November 2019
A-Tech Youth Philanthropy Board
Pictured are Rick Coblitz (representing the Ashtabula Foundation), Brodie Mlckovsky, A-Tech Philanthropy Board Advisor Brian Kimmel. Melissa Robinson, Carolyn Kobus, DaHai Skaruppa, Padam Sidu, Wilmarie Telleria, Seth Hering, Sara Gonzalez, Savanna Sternberg, Alexis Kicielinski, Karena Byler
Not pictured are: Nic Brown, Malachai Rossiter, Vincent Schismenos, Advisor Gilda McQuoid
The Ashtabula County Technical & Career Campus (A-Tech) Youth Philanthropy Board (YPB) has been provided with $5,000 by the Ashtabula Foundation to dispense to worthy community groups and organizations, who meet certain criteria on their applications as a 501 C3 non-profit. 

The YPB board at A-Tech is composed of 14 juniors and seniors who have the mission of assisting in directing the funding of projects in our community that will directly benefit people in the area.

The board is requesting that area non-profit organizations with special projects needing monetary assistance submit their applications for review. Requests for applications from the non-profit (501C3) groups are due by January 24, 2020. Completed applications are due by February 7, 2020. After the applications are received, the YPB members will review the applications and interviews if necessary, will be arranged with the applicants. The YPB will meet and review all applications. Once the YPB makes its selections, the recipients have the obligation to demonstrate how they spent the grant money.
In partnering with A-Tech the Ashtabula Foundation’s goal is to allow the students to focus on ways to give back to the community through service learning, to expand leadership skills, to use their individual talents and energy to help in this type of endeavor relating to the community in which they live and work. Last year, A-Tech students selected four community groups to receive funds.

Members of the A-Tech YPB this year are juniors: Nic Brown (Visual Design & Imaging), Karena Byler (Cosmetology), Carolyn Kobus (Culinary Arts), Malachai Rossiter (Software Application Design), Vincent Schismenos (Software Application Design), Padam Sidhu (Healthcare Academy), DaHai Skaruppa (Healthcare Academy), Wilmarie Telleria (Visual Design & Imaging); and seniors: Sara Gonzalez (Early Childhood Education), Seth Hering (Software Application & Design), Alexis Kicielinski (Health Care Academy), Brodie Mlckovsky (Health Care Academy), Melissa Robinson (Health Care Academy), and Savanna Sternberg (Health Care Academy).

For information on how to apply or to receive an application please contact Gilda McQuoid at gilda.mcquoid@atech.edu or 440-576-6015, extension 1076.
A-Tech Host Post-Secondary Opportunity Fair
Brock Bean and Reid Boczar, Career Technical Exploration students, discuss opportunities with
US Air Force Sgt. Malik Royal.
A-Tech Construction & Building Maintenance senior, Jonathan Raygoza talks with Brad Tisdale from the Steamfitters Union about career opportunities.
Jonathan Raygoza is excited about the opportunities ahead after high school. As a senior in the Construction Building Maintenance program at the Ashtabula County Technical & Career Campus (A-Tech), he feels he has a lot of options. That’s why the Steamfitters Local 449 table at A-Tech’s Post-secondary Opportunity Day caught his eye. “Everything I do in lab has something to do with this,” he said. “It stands out to me. The pay is good.”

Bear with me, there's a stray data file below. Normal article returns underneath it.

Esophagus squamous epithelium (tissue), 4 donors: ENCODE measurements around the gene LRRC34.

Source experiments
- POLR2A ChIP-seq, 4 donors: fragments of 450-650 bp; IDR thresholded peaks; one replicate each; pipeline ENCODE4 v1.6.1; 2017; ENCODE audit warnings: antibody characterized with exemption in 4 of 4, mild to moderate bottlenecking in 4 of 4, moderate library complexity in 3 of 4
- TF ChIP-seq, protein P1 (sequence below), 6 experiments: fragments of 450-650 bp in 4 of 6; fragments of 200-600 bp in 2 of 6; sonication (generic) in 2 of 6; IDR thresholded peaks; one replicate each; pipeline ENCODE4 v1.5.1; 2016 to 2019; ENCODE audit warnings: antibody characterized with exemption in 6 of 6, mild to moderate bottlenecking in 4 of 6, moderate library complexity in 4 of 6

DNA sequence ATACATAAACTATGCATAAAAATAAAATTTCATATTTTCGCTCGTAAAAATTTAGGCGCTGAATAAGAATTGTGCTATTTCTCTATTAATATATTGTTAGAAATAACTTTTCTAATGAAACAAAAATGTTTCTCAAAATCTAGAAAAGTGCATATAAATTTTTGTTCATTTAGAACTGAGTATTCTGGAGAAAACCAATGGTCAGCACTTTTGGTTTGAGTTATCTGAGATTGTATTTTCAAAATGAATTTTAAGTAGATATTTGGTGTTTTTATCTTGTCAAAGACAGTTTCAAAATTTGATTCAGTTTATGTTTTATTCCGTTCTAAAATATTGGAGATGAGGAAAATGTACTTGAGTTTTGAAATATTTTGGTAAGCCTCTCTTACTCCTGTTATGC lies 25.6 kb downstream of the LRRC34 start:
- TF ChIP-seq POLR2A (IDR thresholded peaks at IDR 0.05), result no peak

A journeyman steamfitter can earn $41/hour. Steamfitters Union representative Brad Tisdale, who is a 1981 graduate of the Electronics program when the school was known as the ACJVS, said there is a demand for workers. “An apprenticeship is like getting a scholarship. We’re looking for people who want to work hard, run complex pipe systems and be leaders,” he said. He knows first-hand that A-Tech grads are prepared for the challenge. 

Tisdale was one of 21 representatives from area trade unions, technical schools, four-year colleges, community colleges, branches of the military and A-Tech’s Adult Workforce Development who were set up in the cafeteria at A-Tech on October 22nd. Students explored the various career and educational paths to see what might be the best fit after graduation. 

“We tried to make sure every avenue was covered,” said A-Tech Guidance Counselor Katie Severino. 

“Our students have a competitive advantage with the skills they’ve acquired in their career technical programs. We want them to know they have many opportunities.”

Public Safety Academy seniors Misael Alicea and Damien Estes were thrilled to see the work they’ve completed at A-Tech qualifies for college credit at Lakeland Community College. 

“I can pursue my career. That’s six college credit hours just because I went to A-Tech,” Alicea pointed out.

To learn more about the 21 Career-Technical programs for high school students at A-Tech, call 440-576-6015 or visit www.atech.edu.

Physics Classes Build Bridges
Architecture & Engineering Design II student, William Neyhard, uses popsicles sticks and glue to construct the bridge he is building in his Physics class.
Ms. Sarah Davis's Physics class students are building bridges with glue and popsicle sticks. Students are using their knowledge of tensile strength to build bridges that must cover 20 inch gap between two tables. They are limited to using 200 popsicle sticks and glue. The bridge cannot weigh more than 300 grams and it must have room enough for a Matchbox car to travel across.

"I think this is an important lesson because it actually gets them to be able to apply a lot of the concepts that they’re learning about," said Davis. 

“We use a lot of different angles and the formulas we learned in class,” said senior Sebastian Adams.

The students who design the bridge that can hold the most weight will be treated to lunch in the Harbor Room.